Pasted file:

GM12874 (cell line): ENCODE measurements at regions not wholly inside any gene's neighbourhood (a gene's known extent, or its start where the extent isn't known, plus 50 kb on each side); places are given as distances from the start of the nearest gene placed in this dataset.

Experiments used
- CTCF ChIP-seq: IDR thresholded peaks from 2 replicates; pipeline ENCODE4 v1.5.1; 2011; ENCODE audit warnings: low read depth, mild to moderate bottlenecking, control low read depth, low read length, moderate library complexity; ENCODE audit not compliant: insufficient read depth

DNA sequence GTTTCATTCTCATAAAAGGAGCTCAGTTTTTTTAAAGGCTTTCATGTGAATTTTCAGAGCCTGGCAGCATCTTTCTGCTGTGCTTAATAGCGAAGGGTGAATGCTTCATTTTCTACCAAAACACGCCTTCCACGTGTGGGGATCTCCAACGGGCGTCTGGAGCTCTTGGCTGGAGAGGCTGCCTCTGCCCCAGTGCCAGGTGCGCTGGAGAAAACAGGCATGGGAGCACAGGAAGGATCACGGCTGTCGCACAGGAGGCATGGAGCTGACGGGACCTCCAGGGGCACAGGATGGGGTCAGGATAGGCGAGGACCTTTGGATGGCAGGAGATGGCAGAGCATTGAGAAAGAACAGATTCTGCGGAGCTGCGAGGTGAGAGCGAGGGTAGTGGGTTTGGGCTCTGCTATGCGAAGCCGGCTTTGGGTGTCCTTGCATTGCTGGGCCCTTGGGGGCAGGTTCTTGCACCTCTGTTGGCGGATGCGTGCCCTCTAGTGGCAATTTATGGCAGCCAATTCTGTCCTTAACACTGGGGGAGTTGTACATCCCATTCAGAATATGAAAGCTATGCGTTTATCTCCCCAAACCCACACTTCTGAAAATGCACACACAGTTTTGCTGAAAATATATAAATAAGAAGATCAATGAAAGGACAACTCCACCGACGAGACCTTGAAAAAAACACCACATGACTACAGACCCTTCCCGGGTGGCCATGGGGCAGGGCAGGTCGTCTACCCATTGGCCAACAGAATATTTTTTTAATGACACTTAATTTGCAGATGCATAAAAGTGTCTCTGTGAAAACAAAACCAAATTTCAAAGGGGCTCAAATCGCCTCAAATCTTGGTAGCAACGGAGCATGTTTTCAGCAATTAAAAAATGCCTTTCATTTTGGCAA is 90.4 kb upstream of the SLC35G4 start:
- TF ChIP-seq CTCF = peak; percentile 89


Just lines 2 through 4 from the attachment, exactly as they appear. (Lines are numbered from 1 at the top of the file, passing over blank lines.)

Experiments used
- CTCF ChIP-seq: IDR thresholded peaks from 2 replicates; pipeline ENCODE4 v1.5.1; 2011; ENCODE audit warnings: low read depth, mild to moderate bottlenecking, control low read depth, low read length, moderate library complexity; ENCODE audit not compliant: insufficient read depth

DNA sequence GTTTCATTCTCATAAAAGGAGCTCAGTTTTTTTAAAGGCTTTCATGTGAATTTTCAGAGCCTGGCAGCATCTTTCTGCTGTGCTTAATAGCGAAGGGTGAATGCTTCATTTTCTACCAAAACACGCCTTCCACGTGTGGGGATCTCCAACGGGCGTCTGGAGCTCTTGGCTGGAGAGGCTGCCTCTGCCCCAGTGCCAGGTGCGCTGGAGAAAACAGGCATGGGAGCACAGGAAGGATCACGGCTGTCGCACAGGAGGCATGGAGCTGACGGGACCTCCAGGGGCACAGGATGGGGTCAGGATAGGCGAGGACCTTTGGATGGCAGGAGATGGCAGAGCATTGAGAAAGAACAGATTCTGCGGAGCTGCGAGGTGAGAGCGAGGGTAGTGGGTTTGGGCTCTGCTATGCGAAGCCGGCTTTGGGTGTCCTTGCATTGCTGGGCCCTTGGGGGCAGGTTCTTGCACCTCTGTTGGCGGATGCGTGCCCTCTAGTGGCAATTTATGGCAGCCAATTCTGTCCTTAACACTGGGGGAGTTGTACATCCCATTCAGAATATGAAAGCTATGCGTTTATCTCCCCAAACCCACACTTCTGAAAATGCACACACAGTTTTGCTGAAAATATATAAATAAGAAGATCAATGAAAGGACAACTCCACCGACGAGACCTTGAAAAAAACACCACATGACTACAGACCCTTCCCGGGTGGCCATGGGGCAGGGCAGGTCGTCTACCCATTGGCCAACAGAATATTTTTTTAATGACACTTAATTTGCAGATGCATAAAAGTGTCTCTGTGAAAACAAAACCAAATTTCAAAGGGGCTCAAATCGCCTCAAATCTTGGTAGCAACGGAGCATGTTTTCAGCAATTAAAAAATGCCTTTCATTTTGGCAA is 90.4 kb upstream of the SLC35G4 start: